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Story Publication logo June 25, 2020

Tinker Swiss Director Fears Lost Connection With Community

The Illinois Governor's Mansion in Springfield, Illinois. Image by Daniel Ronan. United States, 2019.

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Samantha Hochmann is the executive director of Tinker Swiss Cottage Musuem & Gardens, seen here at the musuem on Tuesday, June 23 in Rockford. Image by Scott P. Yates / Rockford Register Star. United States, 2020.
Samantha Hochmann is the executive director of Tinker Swiss Cottage Musuem & Gardens, seen here at the musuem on Tuesday, June 23 in Rockford. Image by Scott P. Yates / Rockford Register Star. United States, 2020.

ROCKFORD — Sitting on a limestone bluff overlooking Kent Creek, Tinker Swiss Cottage is Rockford’s best time capsule.

Robert Tinker began building his Swiss cottage in 1865 when Rockford was just 31 years old. It was the same year Robert E. Lee surrendered to Ulysses S. Grant at Appomattox to end the Civil War, and the same year Abraham Lincoln was assassinated.

The Tinker family lived in the house for 75 years before leaving the home and its belongings to the Rockford Park District. The house is filled with the original furniture, artwork, diaries, clothing, and household items.

It opened to the public as a museum in 1943 and it has averaged 200 to 250 visitors a week over the past five years. But like 85,000 other museums across the world, Tinker Swiss Cottage was closed for half of March, all of April and May.

Hochmann is a 2009 Harlem High School graduate who earned an associate degree at Rock Valley College and then bachelor’s and master’s degrees in history at Northern Illinois University. She began working at Tinker in 2016 as director of education and was named executive director in September 2018.

“I feel extremely privileged to be 28 and running a museum. That is an end-career dream,” Hochmann said. “It’s been a whirlwind four years.”

“In May, normally we are swarmed with school group tours. All of our rental revenue is down. We’ve lost 12 planned events for the year,” said Samantha Hochmann, Tinker’s executive director.

Now, Hochman is in a whirlwind of change as Tinker, like all museums, struggle with what life might be like in a post-COVID-19 world.

“We are fortunate in that we are a ‘no touch’ museum,” Hochmann said, which means Tinker isn’t facing extra cleaning costs to keep exhibits clean at all times.

Tinker laid off its one part-time staffer whose job was to give tours, leaving it with just two full-time people and a “very part-time” bookkeeper. They filled their time keeping Tinker’s Facebook page active by videoing a number of “Tinker Topics.”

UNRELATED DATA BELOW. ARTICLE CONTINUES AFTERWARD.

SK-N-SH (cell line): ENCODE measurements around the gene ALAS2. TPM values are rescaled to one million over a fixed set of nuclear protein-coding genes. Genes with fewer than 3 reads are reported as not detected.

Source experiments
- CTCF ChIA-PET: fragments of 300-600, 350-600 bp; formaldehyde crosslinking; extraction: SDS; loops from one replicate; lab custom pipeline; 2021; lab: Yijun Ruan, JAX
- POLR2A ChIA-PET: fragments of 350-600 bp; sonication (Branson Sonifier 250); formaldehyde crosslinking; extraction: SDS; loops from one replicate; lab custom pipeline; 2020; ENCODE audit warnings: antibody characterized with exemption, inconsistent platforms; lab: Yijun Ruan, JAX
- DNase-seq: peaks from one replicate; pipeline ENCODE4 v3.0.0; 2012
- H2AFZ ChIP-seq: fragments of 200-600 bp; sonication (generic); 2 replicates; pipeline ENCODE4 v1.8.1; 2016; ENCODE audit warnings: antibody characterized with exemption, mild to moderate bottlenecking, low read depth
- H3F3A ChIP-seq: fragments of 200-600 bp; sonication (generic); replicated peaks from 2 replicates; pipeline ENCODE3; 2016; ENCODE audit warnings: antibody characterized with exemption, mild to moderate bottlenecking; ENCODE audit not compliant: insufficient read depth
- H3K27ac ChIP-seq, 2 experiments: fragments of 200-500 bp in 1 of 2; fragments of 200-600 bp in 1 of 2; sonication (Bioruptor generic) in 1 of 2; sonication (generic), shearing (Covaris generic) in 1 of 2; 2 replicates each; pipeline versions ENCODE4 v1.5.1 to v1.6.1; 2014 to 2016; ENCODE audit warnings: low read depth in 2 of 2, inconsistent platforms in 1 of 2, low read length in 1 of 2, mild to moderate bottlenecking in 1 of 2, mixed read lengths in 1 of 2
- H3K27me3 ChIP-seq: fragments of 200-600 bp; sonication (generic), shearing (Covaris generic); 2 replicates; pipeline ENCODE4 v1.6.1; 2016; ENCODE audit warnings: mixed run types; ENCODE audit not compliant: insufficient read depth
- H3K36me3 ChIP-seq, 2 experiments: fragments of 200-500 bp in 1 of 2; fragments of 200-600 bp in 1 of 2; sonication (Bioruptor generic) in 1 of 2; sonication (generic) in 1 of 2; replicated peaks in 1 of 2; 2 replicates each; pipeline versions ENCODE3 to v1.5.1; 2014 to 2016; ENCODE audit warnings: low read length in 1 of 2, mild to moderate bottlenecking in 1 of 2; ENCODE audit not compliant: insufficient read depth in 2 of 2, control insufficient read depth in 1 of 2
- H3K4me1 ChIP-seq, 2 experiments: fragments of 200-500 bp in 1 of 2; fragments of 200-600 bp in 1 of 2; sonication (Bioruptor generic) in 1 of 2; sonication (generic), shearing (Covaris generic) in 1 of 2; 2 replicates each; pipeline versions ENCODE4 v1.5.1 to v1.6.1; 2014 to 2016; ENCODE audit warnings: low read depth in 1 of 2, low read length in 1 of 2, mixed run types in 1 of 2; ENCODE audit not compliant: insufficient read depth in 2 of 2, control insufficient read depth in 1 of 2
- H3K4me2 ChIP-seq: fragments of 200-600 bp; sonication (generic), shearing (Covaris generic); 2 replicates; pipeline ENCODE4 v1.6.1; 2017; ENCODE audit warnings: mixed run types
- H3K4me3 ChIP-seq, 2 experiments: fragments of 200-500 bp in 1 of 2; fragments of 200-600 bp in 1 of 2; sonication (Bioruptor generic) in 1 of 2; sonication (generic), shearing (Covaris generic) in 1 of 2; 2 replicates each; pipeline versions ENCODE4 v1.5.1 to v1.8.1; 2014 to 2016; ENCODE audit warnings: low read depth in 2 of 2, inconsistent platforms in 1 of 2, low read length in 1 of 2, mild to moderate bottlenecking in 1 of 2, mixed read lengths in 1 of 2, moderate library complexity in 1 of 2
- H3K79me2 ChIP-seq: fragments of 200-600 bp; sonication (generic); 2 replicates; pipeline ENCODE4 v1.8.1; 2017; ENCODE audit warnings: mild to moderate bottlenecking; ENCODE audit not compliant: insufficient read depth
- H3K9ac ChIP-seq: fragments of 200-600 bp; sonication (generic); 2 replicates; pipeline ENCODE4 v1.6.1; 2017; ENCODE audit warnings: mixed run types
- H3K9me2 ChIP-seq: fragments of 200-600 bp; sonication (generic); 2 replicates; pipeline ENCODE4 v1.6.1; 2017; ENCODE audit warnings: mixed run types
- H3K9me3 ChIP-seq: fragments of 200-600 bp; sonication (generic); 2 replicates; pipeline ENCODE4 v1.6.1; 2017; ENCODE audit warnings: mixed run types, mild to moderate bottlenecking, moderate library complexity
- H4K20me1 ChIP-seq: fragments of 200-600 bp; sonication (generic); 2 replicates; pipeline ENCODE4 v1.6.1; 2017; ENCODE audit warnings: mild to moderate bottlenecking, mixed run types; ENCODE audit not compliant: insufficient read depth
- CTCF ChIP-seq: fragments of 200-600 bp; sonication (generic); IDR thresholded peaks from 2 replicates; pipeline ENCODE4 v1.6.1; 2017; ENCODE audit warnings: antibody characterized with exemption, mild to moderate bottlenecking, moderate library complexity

In early June, when Gov. JB Pritzker released state guidelines on how to safely reopen businesses, Hochmann felt fortunate because Tinker could open under Phase 2, which allows for gatherings of under 10 people.

“We limited tour sizes to eight people. We’ve been asking that people make reservations in advance so that we are sure we can meet the guidelines. We are requiring masks.”

Tinker opened on June 4 and last week it welcomed its first visitors since the shutdown.

“People are very cautious because there are still a lot of unknowns with this virus,” Hochmann said. “People haven’t lived through something like this.”

In late May, a report by the United Nations Educational, Scientific and Cultural Organization (UNESCO) and the International Council of Museums estimated that up to 13% of museums worldwide may never reopen because of the pandemic.

Tinker, like most of Winnebago County’s museums, is not facing that dire fate because it is supported by tax dollars. The Rockford Park District collects the taxes and passes them on to the organizations. The 2020 park district budget showed that Tinker will receive $119,355.

The rest of Tinker’s income comes from tours, rentals and grants, and Tinker’s lack of foot traffic could have long-term ramifications.

“We rely on visitor numbers when applying for grants and it’s going to be harder because it’s going to appear we aren’t growing.”

Beyond the funding, Hochmann worries that Tinker is “losing its connection” with Rockford.

We try to be an outlet for the community of the southwest corridor,” Hochmann said. “We do a lot of community events that we’re worried won’t be able to take place, such as a trunk-or-treat event in October. I’m not sure we can do that. We are concerned about a possible relapse in the fall. That comes up a lot in our discussions. We want the community to feel we are a safe place. We don’t want to become obsolete.”

This story was produced in partnership with the Pulitzer Center. For more stories about the effect of COVID-19 on museums, please visit the Prairie State Museums Project at

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